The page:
Over the pasts several weeks I have read and reread Stephanie Gray’s book Love Unleashes Life (LifeCycle Books). At the same time, I also had the privilege of attending the U.S. March for Life, which had a very similar theme of “love saves lives.” I was particularly excited by this book because Stephanie Gray has long been a pro-life heroine of mine, and my Christian faith “clicked” for me once I truly appreciated that God is love. So just through first impressions alone, this book was already speaking my language, and I was not disappointed when reading it. Gray first describes how to approach a conversation on abortion, and subsequently provides both “head” and “heart” arguments (i.e. how to respond to both intellectual and emotional objections to the pro-life position). Though she writes with a Christian reader in mind, I would recommend the book to everyone.
Gray’s concise but thorough overview of pro-life apologetics is one of the best I have encountered, and I strongly believe that every pro-lifer should have at least a modest knowledge of pro-life apologetics. The personal benefit is that understanding the reasons to oppose abortion – why you should be pro-life – makes you feel a lot more secure in your position. Not only are you defying societal expectations to remain true to your conscience/religious convictions, but you’re also on the side of justice, fighting the greatest human rights abuse of all time.
The benefit to others is the possibility of them learning from you. Even if you don’t plan on debating people about abortion, you never know if you will be put in a situation where you are the only one capable of saving an unborn child’s life and a mother from a lifetime of regret. Your words could very well be the difference between whether a friend, family member, or mere acquaintance gets an abortion or chooses the good, but narrow path of continuing her pregnancy. I don’t know about you, but I would like to be prepared for such a situation.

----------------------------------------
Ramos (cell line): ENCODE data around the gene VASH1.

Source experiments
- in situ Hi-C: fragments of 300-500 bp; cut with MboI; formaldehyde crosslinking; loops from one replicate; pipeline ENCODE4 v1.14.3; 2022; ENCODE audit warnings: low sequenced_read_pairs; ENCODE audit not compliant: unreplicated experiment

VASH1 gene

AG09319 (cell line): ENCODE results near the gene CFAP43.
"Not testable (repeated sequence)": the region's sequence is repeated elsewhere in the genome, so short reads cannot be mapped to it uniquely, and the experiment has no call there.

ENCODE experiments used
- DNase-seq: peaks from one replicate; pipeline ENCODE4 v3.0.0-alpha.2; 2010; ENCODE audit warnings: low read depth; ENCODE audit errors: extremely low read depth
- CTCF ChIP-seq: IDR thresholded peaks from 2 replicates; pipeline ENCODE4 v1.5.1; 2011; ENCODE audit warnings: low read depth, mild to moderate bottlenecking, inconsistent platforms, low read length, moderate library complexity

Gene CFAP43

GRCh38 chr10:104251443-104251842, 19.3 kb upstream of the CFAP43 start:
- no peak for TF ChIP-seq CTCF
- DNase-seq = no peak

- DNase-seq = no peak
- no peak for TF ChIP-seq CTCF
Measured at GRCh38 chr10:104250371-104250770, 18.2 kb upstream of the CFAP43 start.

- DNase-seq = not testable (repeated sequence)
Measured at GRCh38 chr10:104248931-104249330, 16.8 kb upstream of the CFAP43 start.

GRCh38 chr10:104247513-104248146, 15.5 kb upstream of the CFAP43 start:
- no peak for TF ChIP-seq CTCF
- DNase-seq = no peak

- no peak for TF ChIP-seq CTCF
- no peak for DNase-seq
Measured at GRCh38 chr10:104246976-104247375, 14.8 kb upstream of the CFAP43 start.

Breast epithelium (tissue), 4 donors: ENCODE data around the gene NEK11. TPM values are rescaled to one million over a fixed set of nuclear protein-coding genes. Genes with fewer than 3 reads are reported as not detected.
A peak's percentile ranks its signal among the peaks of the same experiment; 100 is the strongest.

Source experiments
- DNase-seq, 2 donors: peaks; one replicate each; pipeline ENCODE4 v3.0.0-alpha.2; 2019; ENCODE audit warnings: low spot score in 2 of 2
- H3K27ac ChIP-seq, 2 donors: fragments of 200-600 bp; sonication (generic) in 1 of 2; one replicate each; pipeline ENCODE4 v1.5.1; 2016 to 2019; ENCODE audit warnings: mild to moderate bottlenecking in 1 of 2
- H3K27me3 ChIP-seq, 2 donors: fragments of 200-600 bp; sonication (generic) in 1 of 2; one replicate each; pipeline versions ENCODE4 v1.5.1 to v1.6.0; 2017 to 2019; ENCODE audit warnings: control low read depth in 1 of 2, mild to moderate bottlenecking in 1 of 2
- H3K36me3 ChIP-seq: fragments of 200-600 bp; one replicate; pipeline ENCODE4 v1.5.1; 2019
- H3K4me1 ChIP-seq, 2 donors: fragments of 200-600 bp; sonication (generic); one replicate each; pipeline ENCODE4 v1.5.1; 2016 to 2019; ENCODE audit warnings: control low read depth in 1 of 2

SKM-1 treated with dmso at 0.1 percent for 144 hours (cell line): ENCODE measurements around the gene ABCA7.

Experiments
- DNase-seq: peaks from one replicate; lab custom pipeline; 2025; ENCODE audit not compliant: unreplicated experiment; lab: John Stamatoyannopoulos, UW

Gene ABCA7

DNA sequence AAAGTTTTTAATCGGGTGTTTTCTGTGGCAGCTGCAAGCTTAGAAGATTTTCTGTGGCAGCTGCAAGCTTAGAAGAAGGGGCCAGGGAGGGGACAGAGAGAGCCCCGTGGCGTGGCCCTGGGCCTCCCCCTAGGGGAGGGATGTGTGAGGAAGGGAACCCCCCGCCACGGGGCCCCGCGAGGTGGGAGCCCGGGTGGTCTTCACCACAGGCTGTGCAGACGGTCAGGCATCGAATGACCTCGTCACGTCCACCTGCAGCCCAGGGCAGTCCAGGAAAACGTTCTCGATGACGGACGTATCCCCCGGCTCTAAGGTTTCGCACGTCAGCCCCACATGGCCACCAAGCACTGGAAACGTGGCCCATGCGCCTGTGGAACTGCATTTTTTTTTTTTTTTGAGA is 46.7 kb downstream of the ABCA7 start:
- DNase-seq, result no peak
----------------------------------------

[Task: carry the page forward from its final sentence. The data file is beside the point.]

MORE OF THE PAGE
Don’t worry: I’m not just pitching the book in this column. There are three important takeaways I want to note.
Firstly, the subtitle of Love Unleashes Life is “Abortion and the Art of Communicating Truth.” It could be any truth. The conversational model Gray portrays could be applied to any issue, any encounter with a stranger so desperately needing connection, and indeed, I use this model whenever I respond to others who open up to me about a painful experience or with whom I disagree. When detailing the disposition of a good communicator, Gray calls us to virtue and shows us the path to sainthood. She is not just teaching us how to have a conversation about abortion; she is teaching us how to love. It’s no happy coincidence that “whom you would change, you must first love,” as Martin Luther King Jr. wisely instructed. The culture of life is a culture of love. Life is meaningless without love.
Secondly, what Gray is asking of us – to love authentically, to encounter each individual as a child of God – is really, really hard. She quotes the prayer often attributed to St. Francis of Assisi: “O Divine Master, grant that I may not so much seek to be consoled, as to console; To be understood, as to understand; To be loved, as to love.” This is a beautiful, world-shaking sentiment, but it asks so much of us. It asks us to listen to a person saying abhorrent things – about how it is okay to kill a tiny human for convenience – and to not shrink back in absolute disgust, as the natural reaction may be, but, of all things, to empathize. In pro-life dialogue, we repeatedly reach past the ignorance and the brokenness to grab hold of the souls inside all of us that persist in hope, in search for meaning. We hear stories that break our hearts, and yet, we allow our hearts to be broken over and over again out of this desire to transform the world. We let ourselves be vulnerable, and still, some people walk away declaring that they’re still “pro-choice,” and we’re left with the maddening thought: “If only I loved more perfectly.”
Thirdly, though adopting a genuine Christ-like love may be near impossible, it is the only thing worth aspiring to. I may not change this world, but at the end of my life, I sure as heck want to say I tried. So try, even though you will certainly fail and fail again, as God knows I have many times. Love, because that is how to live.